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Triple Endoscopy

What is a Triple Endoscopy (also known as a Triple Scope)?

A Triple scope is a comprehensive endoscopic evaluation of your child’s aerodigestive system including the airway, lungs, and esophagus under general anesthesia. The procedure is a critical part of evaluating many children with breathing and feeding problems. The procedure involves endoscopy using a combination of rigid and flexible cameras performed as a coordinated procedure under a single anesthetic by your child’s Otolaryngologist (ENT), Pulmonologist and Gastroenterologist physicians to improve patient care, outcomes and cost measures. By combining the procedures under one anesthesia event, your team can provide a more comprehensive evaluation and avoid multiple trips to the operating room.

The Triple scope typically takes approximately one hour to complete followed by a short stay in the recovery room and is generally planned as an outpatient procedure. Most children can return to their normal daily activities the following day.

About the Scopes

The first scope is called a Direct Laryngoscopy and Bronchoscopy which uses a rigid endoscope to assess the structures and overall function of your child’s voice box and windpipe by the ENT physician. Pictures and video are often taken during the procedure and reviewed with you once complete.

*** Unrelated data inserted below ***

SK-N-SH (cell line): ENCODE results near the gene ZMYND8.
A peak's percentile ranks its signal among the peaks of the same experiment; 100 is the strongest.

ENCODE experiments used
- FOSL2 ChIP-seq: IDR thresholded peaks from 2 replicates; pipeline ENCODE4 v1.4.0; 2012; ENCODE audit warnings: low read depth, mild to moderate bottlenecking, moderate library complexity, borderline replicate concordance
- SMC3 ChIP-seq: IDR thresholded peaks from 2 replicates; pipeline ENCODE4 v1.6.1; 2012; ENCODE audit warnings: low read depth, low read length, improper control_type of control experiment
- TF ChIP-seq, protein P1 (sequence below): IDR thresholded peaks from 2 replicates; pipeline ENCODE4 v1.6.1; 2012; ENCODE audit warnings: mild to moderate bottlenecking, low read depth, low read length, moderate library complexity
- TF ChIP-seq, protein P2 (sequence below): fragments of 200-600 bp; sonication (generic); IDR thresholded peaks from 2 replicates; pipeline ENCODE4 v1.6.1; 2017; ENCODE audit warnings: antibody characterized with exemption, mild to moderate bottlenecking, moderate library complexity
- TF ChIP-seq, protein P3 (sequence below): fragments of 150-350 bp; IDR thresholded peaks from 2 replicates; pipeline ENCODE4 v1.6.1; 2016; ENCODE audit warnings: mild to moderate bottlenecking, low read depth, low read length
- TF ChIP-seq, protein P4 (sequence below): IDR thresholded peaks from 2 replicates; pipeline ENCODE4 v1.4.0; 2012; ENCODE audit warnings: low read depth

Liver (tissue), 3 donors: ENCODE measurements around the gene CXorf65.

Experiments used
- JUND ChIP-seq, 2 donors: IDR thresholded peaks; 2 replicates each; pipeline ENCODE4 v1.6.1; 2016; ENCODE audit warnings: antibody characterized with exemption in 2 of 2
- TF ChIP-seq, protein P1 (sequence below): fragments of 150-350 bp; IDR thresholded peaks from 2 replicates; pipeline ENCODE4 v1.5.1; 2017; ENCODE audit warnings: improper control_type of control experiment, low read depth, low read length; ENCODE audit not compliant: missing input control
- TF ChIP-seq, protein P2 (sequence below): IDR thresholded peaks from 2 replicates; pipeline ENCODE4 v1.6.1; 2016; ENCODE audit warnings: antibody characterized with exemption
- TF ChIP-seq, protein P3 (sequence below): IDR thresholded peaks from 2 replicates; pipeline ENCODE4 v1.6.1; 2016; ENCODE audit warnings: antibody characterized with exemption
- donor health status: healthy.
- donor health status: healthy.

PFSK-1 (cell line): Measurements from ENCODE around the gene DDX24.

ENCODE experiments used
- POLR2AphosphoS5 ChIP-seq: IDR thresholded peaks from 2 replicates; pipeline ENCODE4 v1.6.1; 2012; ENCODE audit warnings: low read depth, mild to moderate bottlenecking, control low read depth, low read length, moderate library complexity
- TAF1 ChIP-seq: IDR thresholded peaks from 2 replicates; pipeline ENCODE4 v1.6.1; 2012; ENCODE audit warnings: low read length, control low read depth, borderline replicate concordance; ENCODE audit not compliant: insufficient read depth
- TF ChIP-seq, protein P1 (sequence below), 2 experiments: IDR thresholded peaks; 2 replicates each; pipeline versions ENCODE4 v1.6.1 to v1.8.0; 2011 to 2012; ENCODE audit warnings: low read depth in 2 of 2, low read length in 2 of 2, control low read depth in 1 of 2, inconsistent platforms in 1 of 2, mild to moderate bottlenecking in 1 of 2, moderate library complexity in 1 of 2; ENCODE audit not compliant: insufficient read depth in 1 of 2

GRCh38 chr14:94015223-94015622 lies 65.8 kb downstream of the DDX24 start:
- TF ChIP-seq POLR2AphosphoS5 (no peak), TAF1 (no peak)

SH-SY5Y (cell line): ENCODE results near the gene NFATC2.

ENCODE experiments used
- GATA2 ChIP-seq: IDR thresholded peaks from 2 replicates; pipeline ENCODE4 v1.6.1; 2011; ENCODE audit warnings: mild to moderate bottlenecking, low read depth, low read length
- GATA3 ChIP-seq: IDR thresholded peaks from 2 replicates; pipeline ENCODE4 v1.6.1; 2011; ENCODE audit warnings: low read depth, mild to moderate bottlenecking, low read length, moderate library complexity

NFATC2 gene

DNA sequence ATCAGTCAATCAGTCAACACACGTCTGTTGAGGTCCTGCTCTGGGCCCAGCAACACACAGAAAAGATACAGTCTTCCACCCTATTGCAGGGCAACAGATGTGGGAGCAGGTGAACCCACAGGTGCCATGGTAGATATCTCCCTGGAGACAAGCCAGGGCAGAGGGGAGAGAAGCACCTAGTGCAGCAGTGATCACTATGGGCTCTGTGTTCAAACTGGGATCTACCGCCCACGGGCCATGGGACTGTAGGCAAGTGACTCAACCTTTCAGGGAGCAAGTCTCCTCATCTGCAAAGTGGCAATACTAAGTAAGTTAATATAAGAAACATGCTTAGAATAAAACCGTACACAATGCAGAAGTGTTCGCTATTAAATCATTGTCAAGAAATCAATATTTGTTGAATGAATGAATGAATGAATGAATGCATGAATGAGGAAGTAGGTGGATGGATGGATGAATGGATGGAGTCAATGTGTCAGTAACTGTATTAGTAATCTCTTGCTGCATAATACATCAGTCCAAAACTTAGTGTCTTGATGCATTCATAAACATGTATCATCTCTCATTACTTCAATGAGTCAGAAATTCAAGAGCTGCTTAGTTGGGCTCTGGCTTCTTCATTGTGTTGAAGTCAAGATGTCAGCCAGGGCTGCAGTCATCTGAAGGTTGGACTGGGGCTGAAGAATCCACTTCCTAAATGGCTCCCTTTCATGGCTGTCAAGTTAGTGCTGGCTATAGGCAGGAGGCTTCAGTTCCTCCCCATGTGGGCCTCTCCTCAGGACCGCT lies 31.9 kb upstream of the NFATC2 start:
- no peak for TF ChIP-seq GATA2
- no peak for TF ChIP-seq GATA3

The second scope is called a Flexible Bronchoscopy with Bronchoalveolar Lavage that uses a flexible endoscope to assess the structure and health of your child’s lower airways and lungs by the Pulmonary physician. Pictures and video are taken during the procedure. A lavage or “rinsing” of the lower airways is performed with a saline solution that is then suctioned and specimens are collected to assess the types of cells obtained, any abnormal bacteria or fungal growth that may require treatment. The completed results are available within 7-10 days.

The third scope is called an Esophagogastroduodenoscopy (EGD) that uses a flexible endoscope to visualize the structure and health of the food pipe (esophagus), stomach and small intestine. Gentle air pressure is typically used to inflate the upper digestive tract for adequate visualization. Pictures and biopsies are taken during this procedure with completed results available within 7-10 days.

Potential Side Effects and Risks

Side effects from the Triple scope are typically minor, temporary, and self-resolving but your child may experience a sore throat, cough, fever, abdominal pain, belching or brief changes in stool color following the procedure.

Please be advised of potential rare risks of injury to lips, teeth, tongue, upper/lower airways or upper digestive tract, bleeding, infection, loss of airway with potential need for surgical airway, need for further surgery and reactions to anesthesia.